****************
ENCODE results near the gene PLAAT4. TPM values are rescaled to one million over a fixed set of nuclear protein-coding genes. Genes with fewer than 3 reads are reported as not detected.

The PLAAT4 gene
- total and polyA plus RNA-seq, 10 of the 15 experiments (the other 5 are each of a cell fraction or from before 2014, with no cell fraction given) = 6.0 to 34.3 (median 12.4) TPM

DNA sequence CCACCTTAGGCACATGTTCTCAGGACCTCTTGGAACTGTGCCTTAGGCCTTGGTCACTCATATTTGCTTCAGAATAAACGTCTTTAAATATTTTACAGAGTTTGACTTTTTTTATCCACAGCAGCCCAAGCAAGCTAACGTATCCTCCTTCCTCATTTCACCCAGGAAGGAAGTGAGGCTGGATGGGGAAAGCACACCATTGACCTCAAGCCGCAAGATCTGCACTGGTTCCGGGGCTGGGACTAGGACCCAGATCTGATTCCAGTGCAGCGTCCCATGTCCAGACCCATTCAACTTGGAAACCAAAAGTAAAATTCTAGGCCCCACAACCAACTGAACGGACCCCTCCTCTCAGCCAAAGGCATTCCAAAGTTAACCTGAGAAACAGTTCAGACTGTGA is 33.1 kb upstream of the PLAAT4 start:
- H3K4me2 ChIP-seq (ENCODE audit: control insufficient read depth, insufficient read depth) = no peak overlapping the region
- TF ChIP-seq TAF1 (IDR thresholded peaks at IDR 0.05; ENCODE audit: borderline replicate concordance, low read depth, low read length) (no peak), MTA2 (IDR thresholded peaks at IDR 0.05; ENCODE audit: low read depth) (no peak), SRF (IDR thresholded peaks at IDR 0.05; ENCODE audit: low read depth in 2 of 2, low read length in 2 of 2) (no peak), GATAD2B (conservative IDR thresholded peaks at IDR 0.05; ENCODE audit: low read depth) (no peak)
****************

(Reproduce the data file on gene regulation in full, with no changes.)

ENCODE results near the gene PLAAT4. TPM values are rescaled to one million over a fixed set of nuclear protein-coding genes. Genes with fewer than 3 reads are reported as not detected.

The PLAAT4 gene
- total and polyA plus RNA-seq, 10 of the 15 experiments (the other 5 are each of a cell fraction or from before 2014, with no cell fraction given) = 6.0 to 34.3 (median 12.4) TPM

DNA sequence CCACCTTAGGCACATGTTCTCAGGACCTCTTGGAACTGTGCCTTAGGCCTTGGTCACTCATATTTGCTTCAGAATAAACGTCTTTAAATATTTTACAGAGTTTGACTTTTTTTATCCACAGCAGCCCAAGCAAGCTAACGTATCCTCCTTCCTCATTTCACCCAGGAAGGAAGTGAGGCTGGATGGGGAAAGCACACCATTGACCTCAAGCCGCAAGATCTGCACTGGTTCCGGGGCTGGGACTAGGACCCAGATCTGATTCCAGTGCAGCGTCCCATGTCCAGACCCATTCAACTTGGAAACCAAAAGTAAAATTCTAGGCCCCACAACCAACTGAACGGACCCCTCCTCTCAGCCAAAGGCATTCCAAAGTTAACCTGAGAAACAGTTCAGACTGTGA is 33.1 kb upstream of the PLAAT4 start:
- H3K4me2 ChIP-seq (ENCODE audit: control insufficient read depth, insufficient read depth) = no peak overlapping the region
- TF ChIP-seq TAF1 (IDR thresholded peaks at IDR 0.05; ENCODE audit: borderline replicate concordance, low read depth, low read length) (no peak), MTA2 (IDR thresholded peaks at IDR 0.05; ENCODE audit: low read depth) (no peak), SRF (IDR thresholded peaks at IDR 0.05; ENCODE audit: low read depth in 2 of 2, low read length in 2 of 2) (no peak), GATAD2B (conservative IDR thresholded peaks at IDR 0.05; ENCODE audit: low read depth) (no peak)